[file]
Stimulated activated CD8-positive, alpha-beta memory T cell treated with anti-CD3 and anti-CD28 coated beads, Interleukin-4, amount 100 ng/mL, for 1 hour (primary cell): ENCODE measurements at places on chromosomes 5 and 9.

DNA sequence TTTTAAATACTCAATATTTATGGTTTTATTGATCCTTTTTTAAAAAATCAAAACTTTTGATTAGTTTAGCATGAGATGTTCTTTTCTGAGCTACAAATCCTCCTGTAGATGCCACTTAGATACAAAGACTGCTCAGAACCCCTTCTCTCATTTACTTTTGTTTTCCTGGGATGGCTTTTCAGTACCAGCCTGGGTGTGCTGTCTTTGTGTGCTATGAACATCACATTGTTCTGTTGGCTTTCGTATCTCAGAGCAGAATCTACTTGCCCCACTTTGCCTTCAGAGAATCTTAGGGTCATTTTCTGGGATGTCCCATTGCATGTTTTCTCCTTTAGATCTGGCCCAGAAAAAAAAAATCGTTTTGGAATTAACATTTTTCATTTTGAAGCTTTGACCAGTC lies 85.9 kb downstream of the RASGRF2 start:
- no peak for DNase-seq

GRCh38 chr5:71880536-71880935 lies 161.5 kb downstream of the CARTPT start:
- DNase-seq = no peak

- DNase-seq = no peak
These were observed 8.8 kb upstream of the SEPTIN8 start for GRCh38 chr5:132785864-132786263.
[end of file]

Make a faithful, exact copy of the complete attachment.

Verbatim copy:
Stimulated activated CD8-positive, alpha-beta memory T cell treated with anti-CD3 and anti-CD28 coated beads, Interleukin-4, amount 100 ng/mL, for 1 hour (primary cell): ENCODE measurements at places on chromosomes 5 and 9.

DNA sequence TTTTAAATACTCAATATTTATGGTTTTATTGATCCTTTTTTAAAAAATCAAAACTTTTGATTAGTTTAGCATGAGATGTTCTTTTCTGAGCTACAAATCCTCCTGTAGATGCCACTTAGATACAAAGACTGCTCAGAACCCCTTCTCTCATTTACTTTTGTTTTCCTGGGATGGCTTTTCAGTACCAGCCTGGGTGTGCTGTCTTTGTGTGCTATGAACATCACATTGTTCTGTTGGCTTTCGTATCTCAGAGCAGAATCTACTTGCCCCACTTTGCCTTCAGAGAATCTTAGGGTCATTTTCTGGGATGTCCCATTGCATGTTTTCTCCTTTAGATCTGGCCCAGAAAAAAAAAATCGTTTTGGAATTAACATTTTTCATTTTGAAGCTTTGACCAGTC lies 85.9 kb downstream of the RASGRF2 start:
- no peak for DNase-seq

GRCh38 chr5:71880536-71880935 lies 161.5 kb downstream of the CARTPT start:
- DNase-seq = no peak

- DNase-seq = no peak
These were observed 8.8 kb upstream of the SEPTIN8 start for GRCh38 chr5:132785864-132786263.